The Figgs

The Figgs


For over 30 years, The Figgs have been ripping up stages all over the globe with their energetic brand of rock & roll. The band originally from Saratoga Springs, New York have a habit of electrifying a venue, making people move and having a rhythmically tight structure. Guitarist and vocalist Mike Gent, bassist and vocalist Pete Donnelly and drummer Pete Hayes also have quite a following around the New England area. They’ll be showing why when they come to The Parlour on 1119 North Main Street in Providence on December 11. Adding to the amplification, Pawtucket based indie rock act The Benji’s will be opening up the show.

Gent and I had a chat ahead of the show about getting an exclusive honor, working on a bunch of solo stuff, a cover song he released with a contemporary and the band always having a ton of music to play around with.

Rob Duguay: Back in October, The Figgs got inducted into the Capital Region Music Hall Of Fame in Schenectady, New York. How would you describe the experience of the induction and did it feel gratifying to be recognized like that?

Mike Gent: Yeah, of course it did. We’d never been inducted into anything so to be recognized by them was really a good moment for the band. I’m glad that all four of us were able to attend, they switched the date of the ceremony at the last minute and at one point it looked like only Pete Donnelly and Guy Lyons were going to be able to go so I’m glad that we were all able to be there and give a little speech. It was very cool, it was a really nice occasion for us.

RD: That’s awesome and congratulations on being inducted, it’s really cool that you guys got that recognition.

MG: Thanks.

RD: No problem. Last year during the COVID-19 pandemic, you released two compilations with Singles 2018 and Archives Vol. 1 – NYC 1997/1998. Were you originally planning on putting these out before the pandemic shut everything down or did you put these out as sort of a project to keep you occupied while being in quarantine?

MG: The songs off of Singles 2018 had already come out on Bandcamp throughout that year so that was a project that I kind of put on myself. The idea was to write, record and release one song per month which turned into quite a challenge. At first, I was using some songs that I had half finished for the record before that Headphone Music so it was stuff that I had left over and kicking around. I figured this single series would be a good way to get some of that music out, then as I got more into that project probably around May or June I realized that I had to start coming up with stuff that was brand new. That was good because it added to the initial challenge I put on myself which forced me to create stuff quickly.

I had these 12 songs kind of sitting there on Bandcamp so that compilation was basically the idea that I was going to do a physical release of that but it hasn’t happened yet. In the meantime, I just gathered all 12 singles and put them all together while in quarantine during the pandemic in 2020 so that was kind of easy to do. Then I started working on a new solo album at some point last year when I realized that The Figgs weren’t going to be in the studio anytime soon. My initial hope was that we would try to bang out a record together while in quarantine remotely but both Pete and Pete Hayes had their own things going on for some solo stuff and because of that we didn’t do much recording together last year. Once I realized that wasn’t going to happen I figured I’d start making a new solo record while being stuck in the house.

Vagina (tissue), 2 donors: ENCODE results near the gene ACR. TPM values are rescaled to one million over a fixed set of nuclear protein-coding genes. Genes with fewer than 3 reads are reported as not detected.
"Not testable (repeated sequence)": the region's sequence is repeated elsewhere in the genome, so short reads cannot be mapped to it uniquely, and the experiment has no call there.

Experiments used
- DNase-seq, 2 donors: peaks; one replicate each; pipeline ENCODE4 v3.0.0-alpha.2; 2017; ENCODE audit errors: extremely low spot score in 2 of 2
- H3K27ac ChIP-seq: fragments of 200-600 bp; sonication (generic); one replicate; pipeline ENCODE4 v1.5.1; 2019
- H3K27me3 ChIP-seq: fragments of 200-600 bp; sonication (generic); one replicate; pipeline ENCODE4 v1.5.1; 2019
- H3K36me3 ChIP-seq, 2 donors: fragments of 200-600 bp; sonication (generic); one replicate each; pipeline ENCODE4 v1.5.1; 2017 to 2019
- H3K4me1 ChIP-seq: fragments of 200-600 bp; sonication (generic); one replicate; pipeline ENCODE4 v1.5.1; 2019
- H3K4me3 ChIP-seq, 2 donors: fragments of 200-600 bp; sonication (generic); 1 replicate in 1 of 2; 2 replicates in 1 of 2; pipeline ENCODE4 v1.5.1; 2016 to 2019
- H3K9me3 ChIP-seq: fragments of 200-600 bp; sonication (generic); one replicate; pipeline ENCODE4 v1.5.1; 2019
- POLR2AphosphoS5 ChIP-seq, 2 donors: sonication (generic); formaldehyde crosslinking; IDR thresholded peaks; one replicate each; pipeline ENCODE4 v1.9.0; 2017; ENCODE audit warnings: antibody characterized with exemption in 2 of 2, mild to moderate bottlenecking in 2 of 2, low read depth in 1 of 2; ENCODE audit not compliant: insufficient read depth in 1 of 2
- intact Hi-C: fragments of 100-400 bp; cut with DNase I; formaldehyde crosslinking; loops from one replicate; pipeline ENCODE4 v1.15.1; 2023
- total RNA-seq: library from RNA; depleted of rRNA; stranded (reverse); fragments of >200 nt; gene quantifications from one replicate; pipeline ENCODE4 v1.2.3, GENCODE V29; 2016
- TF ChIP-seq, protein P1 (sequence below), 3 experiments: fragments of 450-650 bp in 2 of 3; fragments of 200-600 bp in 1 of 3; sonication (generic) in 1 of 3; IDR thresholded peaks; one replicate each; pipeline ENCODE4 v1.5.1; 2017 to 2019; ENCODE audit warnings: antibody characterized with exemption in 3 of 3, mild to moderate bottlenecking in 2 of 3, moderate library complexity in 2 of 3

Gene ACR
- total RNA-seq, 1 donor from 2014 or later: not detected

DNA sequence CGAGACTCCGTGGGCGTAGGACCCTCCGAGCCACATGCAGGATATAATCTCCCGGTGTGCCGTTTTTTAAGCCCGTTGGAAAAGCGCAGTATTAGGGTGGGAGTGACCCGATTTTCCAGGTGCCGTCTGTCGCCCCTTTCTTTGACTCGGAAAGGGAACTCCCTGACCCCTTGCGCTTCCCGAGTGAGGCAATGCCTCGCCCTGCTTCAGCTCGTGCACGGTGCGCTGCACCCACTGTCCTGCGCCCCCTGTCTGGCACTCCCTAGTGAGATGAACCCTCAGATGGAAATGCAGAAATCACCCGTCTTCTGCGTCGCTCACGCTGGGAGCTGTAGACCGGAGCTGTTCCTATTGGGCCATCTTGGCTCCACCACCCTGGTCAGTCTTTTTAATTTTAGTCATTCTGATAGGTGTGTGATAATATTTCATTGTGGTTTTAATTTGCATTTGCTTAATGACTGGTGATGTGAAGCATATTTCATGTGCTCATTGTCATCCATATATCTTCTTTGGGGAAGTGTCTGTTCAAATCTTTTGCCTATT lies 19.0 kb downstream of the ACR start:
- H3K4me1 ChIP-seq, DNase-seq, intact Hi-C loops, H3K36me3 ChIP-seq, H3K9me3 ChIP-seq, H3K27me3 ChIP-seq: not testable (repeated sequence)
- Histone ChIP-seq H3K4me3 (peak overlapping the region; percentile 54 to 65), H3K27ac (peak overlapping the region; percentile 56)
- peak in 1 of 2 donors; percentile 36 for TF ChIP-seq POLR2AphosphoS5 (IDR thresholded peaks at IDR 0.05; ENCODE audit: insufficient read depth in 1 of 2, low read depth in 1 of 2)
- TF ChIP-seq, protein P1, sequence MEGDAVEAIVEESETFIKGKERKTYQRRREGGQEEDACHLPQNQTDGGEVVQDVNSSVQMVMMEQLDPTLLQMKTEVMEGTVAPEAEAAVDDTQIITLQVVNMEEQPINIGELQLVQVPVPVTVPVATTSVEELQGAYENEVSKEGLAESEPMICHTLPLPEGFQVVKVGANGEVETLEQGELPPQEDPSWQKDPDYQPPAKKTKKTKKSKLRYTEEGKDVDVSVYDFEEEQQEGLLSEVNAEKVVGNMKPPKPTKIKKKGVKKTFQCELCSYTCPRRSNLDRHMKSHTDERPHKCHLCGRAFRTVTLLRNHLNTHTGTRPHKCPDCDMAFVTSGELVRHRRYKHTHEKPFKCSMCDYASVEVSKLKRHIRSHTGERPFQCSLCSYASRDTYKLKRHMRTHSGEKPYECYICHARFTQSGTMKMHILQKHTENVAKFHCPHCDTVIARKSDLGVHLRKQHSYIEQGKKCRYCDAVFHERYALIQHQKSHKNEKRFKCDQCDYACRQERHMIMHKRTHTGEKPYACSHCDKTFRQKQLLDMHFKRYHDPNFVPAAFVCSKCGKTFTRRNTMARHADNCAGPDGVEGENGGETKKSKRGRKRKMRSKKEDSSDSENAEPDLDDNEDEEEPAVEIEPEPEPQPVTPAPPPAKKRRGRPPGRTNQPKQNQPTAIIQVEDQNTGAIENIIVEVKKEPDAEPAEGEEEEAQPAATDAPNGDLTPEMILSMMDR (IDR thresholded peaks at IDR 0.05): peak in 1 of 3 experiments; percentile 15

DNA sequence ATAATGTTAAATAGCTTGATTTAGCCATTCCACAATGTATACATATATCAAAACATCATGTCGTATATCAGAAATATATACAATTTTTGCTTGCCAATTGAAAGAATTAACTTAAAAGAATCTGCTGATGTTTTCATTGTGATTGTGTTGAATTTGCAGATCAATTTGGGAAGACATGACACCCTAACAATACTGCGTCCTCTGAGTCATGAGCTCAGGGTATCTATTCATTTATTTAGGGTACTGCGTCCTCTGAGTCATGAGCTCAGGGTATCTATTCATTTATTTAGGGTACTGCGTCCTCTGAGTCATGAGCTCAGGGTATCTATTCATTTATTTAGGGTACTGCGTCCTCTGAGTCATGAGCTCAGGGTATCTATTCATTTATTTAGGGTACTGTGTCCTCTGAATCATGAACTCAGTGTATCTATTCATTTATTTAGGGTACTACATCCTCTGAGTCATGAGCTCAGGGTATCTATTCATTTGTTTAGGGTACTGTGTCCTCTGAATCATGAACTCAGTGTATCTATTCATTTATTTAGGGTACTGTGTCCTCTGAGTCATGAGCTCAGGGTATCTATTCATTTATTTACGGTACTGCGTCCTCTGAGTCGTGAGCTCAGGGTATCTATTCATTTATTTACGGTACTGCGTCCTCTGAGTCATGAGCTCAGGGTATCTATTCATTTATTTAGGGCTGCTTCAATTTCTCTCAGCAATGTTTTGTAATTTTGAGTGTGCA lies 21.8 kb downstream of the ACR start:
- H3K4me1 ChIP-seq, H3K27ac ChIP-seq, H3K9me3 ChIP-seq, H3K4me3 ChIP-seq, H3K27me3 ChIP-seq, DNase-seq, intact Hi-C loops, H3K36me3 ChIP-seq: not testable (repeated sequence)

I started doing that and whenever that archive thing came out in November or December, I realized that I wasn’t going to have anything with a new record finished to release. Bandcamp was doing that “First Friday” thing where all sales go to the artists at the top of the month so I started thinking about that and I released one single that’s probably going to end up on the next solo record. I started listening to these tapes that I made in my apartment when I lived in New York City and I realized that I had literally hundreds of recordings from the time that I lived there during a good chunk of the ‘90s. I started listening to a lot of that stuff, a lot of those tapes and for me going back and listening to them were ideas and sketches of songs that were never finished or they eventually became Figgs songs or whatever. Sometimes it’s a painful process for me personally, I don’t really enjoy going backwards too often.

I’m always thinking about the next set of songs and whatever the next record is going to be, so going back sometimes can be painful for me to do but I did it and I went through about 200 songs that were on these tapes that I found. I didn’t pick what I thought were the best 14 songs but I picked the best 14 songs that I thought fit together the best basically from around the same period or ‘97 and ‘98. I then put them all up on Bandcamp not thinking that anyone was going to pay much attention to it but it turned out to be the best selling thing I’ve put on that platform, I was shocked. It was incredible how many people were interested in that, so I put that out at the end of last year and then I decided to put aside and basically scrap everything that I had recorded for my next record to completely start it over this past January. I’m still kind of working on that second record, so who knows? If I don’t get that finished soon maybe it’ll be a second volume of the archive thing but I just don’t know at this point.

RD: Play it by ear, that’s the best you can do these days.

MG: Yeah.

RD: During that time in December you also released a cover of Fleetwood Mac’s “Hold Me” with Tanya Donelly from Throwing Muses and Belly on Bandcamp.

MG: Oh yeah, I forgot about that.

RD: Was that also because of Bandcamp’s “First Friday” thing? The liner notes say this recording was 7 years in the making, so how crazy was the process for you to put this rendition out? What took so long with the song?